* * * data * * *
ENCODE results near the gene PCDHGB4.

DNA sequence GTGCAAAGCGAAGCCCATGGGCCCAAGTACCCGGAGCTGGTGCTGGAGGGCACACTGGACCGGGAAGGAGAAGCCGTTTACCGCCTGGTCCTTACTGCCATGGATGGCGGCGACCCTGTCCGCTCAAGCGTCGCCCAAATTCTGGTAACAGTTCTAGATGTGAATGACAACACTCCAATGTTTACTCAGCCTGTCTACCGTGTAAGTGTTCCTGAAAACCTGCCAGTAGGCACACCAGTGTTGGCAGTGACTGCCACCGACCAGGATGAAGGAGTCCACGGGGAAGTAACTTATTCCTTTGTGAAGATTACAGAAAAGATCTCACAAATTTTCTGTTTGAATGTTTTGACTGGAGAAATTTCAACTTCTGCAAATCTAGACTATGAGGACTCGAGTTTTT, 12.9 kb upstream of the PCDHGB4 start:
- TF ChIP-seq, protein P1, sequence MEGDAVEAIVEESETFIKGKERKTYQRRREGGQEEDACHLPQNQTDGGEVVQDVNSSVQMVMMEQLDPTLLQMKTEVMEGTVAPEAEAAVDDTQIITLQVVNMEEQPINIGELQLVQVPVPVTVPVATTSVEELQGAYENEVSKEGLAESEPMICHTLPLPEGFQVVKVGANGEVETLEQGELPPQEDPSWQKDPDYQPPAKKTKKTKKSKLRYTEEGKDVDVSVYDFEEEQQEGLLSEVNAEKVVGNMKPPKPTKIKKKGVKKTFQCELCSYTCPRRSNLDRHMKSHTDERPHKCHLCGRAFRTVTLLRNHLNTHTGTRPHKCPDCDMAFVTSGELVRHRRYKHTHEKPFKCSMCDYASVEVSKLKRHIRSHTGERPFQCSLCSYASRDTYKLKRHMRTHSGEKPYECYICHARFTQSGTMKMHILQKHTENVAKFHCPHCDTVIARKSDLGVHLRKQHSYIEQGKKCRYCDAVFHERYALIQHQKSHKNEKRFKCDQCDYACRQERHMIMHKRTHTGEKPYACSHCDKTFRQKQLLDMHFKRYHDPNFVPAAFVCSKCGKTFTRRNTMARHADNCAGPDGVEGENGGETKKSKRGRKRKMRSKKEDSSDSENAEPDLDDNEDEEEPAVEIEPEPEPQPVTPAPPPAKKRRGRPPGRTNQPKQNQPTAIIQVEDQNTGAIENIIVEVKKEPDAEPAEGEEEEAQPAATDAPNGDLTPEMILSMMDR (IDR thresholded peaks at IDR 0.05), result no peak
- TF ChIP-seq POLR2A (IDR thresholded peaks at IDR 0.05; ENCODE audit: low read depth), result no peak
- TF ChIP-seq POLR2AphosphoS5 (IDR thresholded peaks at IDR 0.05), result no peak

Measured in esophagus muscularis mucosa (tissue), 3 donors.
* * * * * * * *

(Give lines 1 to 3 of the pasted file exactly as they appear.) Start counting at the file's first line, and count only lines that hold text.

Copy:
ENCODE results near the gene PCDHGB4.

DNA sequence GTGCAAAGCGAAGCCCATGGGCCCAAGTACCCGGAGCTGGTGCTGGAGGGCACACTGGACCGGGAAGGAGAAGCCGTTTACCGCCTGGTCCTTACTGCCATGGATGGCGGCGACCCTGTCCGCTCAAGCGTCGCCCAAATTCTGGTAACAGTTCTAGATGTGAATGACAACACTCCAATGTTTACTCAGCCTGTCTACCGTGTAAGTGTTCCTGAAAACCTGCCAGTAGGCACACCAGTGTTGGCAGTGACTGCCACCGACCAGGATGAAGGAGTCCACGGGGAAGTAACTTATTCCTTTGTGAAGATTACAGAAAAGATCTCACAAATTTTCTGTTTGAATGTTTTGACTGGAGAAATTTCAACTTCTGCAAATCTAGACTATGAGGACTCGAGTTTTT, 12.9 kb upstream of the PCDHGB4 start:
- TF ChIP-seq, protein P1, sequence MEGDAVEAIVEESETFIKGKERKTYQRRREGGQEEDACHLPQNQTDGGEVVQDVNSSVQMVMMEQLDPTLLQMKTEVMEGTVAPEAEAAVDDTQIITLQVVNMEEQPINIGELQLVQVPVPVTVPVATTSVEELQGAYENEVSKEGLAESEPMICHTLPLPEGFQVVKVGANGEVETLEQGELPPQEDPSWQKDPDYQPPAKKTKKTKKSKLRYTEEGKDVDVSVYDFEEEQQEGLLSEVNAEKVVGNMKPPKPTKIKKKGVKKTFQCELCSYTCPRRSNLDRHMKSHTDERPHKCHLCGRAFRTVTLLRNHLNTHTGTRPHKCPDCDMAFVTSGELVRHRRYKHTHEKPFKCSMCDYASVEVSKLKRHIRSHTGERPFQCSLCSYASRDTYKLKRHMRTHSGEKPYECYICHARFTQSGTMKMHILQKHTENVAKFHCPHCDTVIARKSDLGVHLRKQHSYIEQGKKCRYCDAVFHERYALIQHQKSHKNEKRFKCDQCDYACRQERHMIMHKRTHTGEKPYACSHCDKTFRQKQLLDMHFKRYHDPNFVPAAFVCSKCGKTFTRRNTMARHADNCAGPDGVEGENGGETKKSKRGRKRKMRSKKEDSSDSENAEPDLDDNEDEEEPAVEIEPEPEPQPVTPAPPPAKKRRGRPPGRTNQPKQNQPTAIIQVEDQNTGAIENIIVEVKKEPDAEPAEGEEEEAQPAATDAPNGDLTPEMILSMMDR (IDR thresholded peaks at IDR 0.05), result no peak